The pirates of Madagascar
The Age of Enlightenment is often exhibited as a reminder of European intellectual superiority, though that notion breaks down quite easily the moment one begins to think critically. David Graeber, an American philosopher and anthropologist, has written extensively on this.
His book The Dawn of Everything, co-written with David Wengrow, talked in length about the European tendency to steal intellectual credit with excuses of literary techniques and whatnot—even in places where it did not make sense. The Dawn of Everything was a surprise bestseller, perhaps in part due to Graeber's sudden death at the age of 59. Prior to this, he had been best known in the media as one of the lead actors of the Occupy Wall Street movement, where he reportedly had come up with the slogan, "We are the 99%."
My personal discovery of David Graeber had been through his 2011 book Debt: The First 5000 years. A history of humanity that encompasses war, slavery, feminism, violence, colonialism, and tradition through our relationship with debt, it established Graeber as a true original who forsakes stale polemic in favour of creativity.
In this posthumous effort, Pirate Enlightenment, or the Real Libertalia (Farrar, Straus and Giroux, 2023), Graeber posits, in characteristic fashion, that the Enlightenment would not have happened if not for the pirates around the Malagasy coast.
The appeal of pirates is very much rooted in our sense of freedom in society, particularly of times when the political system necessitates rebellious thinking. "The toothless or peg-legged buccaneer hoisting a flag of defiance against the world," Graeber says, "is, perhaps, just as much a figure of the Enlightenment as Voltaire or Adam Smith."
Graeber is correct in assuming that the liberties and individual freedoms we often associate as children of the Enlightenment were literally part of the system of governance on pirate ships for ages.
"Pirate captains often tried to develop a reputation among outsiders as terrifying, authoritarian desperadoes," Graeber says in the preface, "but on board their own ships not only were they elected by majority vote and could be removed by the same means at any time, they were also empowered to give commands only during chase or combat, and otherwise had to take part in the assembly like anybody else."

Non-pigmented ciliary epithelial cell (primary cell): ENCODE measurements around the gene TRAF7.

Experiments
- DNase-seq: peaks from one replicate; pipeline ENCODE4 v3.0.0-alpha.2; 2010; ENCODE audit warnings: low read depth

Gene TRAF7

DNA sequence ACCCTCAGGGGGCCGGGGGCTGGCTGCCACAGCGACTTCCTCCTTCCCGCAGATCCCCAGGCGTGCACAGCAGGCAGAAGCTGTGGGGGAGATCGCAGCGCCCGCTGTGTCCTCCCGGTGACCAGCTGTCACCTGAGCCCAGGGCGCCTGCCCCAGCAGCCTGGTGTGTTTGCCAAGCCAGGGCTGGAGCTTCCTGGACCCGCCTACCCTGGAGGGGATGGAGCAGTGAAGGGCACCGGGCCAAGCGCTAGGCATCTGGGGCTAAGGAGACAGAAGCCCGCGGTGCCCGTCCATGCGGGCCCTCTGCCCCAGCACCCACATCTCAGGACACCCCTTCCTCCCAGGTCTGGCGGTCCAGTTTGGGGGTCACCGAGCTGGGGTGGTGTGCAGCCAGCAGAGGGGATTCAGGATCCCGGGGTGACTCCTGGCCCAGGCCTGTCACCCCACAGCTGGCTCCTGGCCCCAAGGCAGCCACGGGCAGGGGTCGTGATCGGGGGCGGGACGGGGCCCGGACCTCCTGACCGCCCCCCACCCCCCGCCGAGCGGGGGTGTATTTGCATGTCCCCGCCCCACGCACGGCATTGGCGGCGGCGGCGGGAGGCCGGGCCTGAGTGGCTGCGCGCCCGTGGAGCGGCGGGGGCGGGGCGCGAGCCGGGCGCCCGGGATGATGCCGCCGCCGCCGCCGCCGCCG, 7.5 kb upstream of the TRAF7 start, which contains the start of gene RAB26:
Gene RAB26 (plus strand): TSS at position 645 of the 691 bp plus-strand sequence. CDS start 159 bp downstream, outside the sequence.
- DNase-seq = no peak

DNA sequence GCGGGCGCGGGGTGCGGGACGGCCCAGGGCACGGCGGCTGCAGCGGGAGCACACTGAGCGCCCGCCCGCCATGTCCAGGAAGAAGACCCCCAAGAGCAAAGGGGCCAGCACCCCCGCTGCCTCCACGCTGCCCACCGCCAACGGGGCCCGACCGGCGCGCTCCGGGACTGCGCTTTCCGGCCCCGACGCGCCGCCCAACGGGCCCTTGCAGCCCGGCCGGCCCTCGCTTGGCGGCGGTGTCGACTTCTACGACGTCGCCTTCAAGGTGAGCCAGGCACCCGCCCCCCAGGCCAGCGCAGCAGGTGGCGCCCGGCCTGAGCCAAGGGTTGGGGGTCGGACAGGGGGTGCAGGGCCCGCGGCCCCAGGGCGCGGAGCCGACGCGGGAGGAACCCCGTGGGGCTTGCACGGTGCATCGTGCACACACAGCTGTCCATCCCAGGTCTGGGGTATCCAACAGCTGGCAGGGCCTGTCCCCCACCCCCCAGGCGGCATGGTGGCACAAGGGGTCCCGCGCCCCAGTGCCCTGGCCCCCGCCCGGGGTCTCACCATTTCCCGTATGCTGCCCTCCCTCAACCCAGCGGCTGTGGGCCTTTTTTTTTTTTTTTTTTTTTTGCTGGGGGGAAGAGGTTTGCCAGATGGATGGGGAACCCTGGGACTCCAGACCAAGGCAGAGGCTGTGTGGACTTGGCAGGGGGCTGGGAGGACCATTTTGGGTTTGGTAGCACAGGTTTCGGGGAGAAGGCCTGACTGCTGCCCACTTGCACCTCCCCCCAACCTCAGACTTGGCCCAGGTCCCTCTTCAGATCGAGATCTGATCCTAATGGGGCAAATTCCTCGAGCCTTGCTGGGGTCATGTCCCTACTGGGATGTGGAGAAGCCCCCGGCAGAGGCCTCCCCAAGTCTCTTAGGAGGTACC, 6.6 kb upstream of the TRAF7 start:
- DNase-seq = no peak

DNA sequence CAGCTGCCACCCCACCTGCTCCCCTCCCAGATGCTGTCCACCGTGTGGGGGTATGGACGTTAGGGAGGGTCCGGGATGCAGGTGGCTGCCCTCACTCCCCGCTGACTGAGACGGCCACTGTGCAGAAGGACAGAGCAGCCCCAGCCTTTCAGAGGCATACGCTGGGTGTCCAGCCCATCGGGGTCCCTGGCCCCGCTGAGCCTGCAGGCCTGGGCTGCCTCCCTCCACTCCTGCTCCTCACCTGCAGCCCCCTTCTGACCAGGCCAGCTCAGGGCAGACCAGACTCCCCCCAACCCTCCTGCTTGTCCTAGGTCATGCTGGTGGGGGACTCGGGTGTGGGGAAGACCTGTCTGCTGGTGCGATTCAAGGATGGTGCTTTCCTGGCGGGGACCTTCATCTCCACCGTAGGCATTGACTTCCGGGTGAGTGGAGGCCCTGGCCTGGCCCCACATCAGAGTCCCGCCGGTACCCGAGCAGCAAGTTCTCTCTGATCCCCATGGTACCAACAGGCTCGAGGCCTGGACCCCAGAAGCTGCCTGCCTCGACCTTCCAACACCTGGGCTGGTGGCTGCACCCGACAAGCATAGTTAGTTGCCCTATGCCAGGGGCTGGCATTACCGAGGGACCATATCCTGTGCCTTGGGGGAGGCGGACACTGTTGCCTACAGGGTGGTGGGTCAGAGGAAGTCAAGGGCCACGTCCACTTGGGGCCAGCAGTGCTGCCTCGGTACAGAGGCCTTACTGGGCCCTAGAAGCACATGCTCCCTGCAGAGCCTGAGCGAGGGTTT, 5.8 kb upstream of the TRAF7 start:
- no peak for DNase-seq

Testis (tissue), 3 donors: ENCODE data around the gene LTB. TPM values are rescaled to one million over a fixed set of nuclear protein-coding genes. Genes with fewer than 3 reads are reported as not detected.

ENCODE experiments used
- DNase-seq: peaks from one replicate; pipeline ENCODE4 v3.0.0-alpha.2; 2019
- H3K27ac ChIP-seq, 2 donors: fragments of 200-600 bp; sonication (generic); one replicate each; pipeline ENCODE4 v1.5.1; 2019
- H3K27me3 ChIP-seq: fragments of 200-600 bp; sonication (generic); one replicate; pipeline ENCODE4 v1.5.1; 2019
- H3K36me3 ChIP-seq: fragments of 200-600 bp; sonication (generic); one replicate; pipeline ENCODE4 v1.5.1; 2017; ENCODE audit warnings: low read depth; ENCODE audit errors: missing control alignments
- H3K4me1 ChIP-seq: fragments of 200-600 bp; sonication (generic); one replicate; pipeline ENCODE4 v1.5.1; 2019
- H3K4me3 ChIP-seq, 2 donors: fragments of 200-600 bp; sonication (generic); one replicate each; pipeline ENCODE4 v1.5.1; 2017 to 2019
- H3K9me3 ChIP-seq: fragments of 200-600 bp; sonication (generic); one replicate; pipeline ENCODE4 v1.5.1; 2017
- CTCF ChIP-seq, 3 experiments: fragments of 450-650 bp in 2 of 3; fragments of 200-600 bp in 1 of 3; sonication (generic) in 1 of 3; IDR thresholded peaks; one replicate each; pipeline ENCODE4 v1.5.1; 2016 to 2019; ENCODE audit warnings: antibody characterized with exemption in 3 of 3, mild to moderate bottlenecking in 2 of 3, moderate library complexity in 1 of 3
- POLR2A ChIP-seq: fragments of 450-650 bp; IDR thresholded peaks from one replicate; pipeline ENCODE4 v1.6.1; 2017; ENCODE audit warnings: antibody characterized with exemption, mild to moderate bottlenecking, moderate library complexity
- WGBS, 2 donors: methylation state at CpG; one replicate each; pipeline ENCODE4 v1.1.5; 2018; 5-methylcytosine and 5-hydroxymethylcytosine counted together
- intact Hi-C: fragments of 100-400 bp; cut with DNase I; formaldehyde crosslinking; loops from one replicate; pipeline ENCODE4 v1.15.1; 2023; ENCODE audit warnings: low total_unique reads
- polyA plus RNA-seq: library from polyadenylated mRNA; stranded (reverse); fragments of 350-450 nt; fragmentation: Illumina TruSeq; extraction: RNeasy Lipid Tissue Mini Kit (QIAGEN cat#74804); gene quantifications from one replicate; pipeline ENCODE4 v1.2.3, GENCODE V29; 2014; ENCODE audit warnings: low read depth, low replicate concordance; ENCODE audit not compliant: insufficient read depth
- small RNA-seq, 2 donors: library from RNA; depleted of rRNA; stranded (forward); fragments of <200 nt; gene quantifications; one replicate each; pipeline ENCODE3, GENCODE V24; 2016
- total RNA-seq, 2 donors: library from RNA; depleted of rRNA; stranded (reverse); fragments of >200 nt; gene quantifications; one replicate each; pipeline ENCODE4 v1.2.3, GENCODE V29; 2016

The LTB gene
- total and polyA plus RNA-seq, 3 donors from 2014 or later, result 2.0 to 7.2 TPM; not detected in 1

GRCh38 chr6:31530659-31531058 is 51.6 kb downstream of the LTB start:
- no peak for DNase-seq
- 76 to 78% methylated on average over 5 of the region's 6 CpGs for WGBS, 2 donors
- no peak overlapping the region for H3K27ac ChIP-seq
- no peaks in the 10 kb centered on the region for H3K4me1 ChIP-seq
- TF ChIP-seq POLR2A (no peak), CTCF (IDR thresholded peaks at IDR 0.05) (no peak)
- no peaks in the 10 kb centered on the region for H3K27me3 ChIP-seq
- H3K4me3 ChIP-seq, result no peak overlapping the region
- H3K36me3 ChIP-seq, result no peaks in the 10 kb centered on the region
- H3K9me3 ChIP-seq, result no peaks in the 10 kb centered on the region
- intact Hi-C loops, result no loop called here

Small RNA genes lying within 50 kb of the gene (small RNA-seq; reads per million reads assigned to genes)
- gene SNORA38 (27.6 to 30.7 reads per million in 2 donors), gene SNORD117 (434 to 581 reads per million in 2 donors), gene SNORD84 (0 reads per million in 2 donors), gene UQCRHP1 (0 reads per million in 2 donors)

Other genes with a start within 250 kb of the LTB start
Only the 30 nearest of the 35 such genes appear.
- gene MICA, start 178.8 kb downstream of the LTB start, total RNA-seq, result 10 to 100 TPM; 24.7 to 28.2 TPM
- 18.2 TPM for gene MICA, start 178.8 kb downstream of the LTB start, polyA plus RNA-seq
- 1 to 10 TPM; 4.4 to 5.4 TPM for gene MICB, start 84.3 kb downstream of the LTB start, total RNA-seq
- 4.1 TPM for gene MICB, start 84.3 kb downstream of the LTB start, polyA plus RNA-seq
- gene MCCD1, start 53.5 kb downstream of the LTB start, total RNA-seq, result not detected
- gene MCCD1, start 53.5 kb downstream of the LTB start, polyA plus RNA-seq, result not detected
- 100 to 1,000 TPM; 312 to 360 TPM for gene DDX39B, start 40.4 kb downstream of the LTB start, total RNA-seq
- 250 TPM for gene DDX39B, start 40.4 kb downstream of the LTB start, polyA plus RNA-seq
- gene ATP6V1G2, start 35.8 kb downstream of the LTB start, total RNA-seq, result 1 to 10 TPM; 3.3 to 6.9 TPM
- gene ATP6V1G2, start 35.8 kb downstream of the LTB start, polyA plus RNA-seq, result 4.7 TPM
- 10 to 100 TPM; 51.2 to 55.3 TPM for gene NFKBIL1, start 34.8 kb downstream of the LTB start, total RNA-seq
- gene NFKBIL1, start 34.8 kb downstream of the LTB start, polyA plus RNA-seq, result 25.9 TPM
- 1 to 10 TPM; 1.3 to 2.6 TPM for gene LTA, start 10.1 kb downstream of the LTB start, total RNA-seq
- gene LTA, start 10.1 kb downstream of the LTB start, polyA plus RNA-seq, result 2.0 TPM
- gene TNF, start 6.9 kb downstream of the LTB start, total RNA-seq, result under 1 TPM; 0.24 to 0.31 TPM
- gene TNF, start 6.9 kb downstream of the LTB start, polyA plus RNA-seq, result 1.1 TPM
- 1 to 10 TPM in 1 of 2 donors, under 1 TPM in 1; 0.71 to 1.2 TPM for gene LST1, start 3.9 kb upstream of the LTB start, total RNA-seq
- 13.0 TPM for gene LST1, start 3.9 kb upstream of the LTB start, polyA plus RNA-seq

Graeber takes this a step further, theorising that the Malagasy Kingdoms, especially the Betsimisaraka, which were founded by the children of Pirate men and local Malagasy noble women, instituted similar political autonomy and established a real "Libertalia".
That Libertalia, a rumoured pirate utopia, could have actually existed in the way we generally imagine it relies on very thin, circumstantial evidence. David Graeber acknowledges this. However, the Betsimisaraka under their founder King Ratsimilaho did, unquestionably, possess features that were celebrated by European figures to be uniquely of the Enlightenment.
Dispatches and reports of pirate activity were popular in Europe, and Madagascar held wonder with its incredible mix of people, from the Muslim Zafiraminia who hailed from Sumatra to the Zafi-Ibrahim who retained Jewish customs and claimed descent from the original Israelites.
Pirate Enlightenment is full of fascinating accounts, the most captivating of which is Pirate Henry Every's looting of Aurangzeb's treasure-laden ship on its way to Mecca, which had sparked the English to start the first international manhunt in recorded history to appease the Mughal Emperor. Every was never found, but legends of him settling down in Madagascar to rule a Pirate Kingdom had become popular in the public imagination in the early 18th century.
The reports that found their way back from Madagascar were of course, for the most part, fantasy. Graeber himself spells it out, "The first real ethnographic accounts we have of Madagascar are really notes written by a spy in order to allow a conman to better fabricate accounts of his nonexistent exploits."
From what we do know for certain, the Malagasy women played a crucial role in the development of these kingdoms. Graeber writes, "In enterprising Malgasy wives, then, pirates found a solution to their basic problem: how to dispose of large amounts of illegally obtained wealth in such a way to guarantee a secure and comfortable life. They merely had to concede power over its disposition to ambitious women traders."
The Malagasy women, who needed the independence to conduct their trade and, perhaps, an edge in nobility, actively participated in building and paving the way for the experiments that their children later carried out.
The Enlightenment being a European project has never been a serious statement, and whether or not Daniel Defoe, Hobbes, or Locke had looked toward the pirates in Madagascar is not the main crutch here. As Graeber implies, the conversational style of the Enlightenment makes it easier to see the subject of "pirate utopias" being a mainstay at the salons and coffee shops of Paris. However, the scant resources he uses to weave out the story is mired in doubts and questions. One can only hope that Libertalia, in the form of Betsimisaraka or otherwise, existed—if only briefly.
Shahriar Shaams has written for SUSPECT, Third Lane, Six Seasons Review, Arts & Letters, and Jamini. Find him on twitter @shahriarshaams.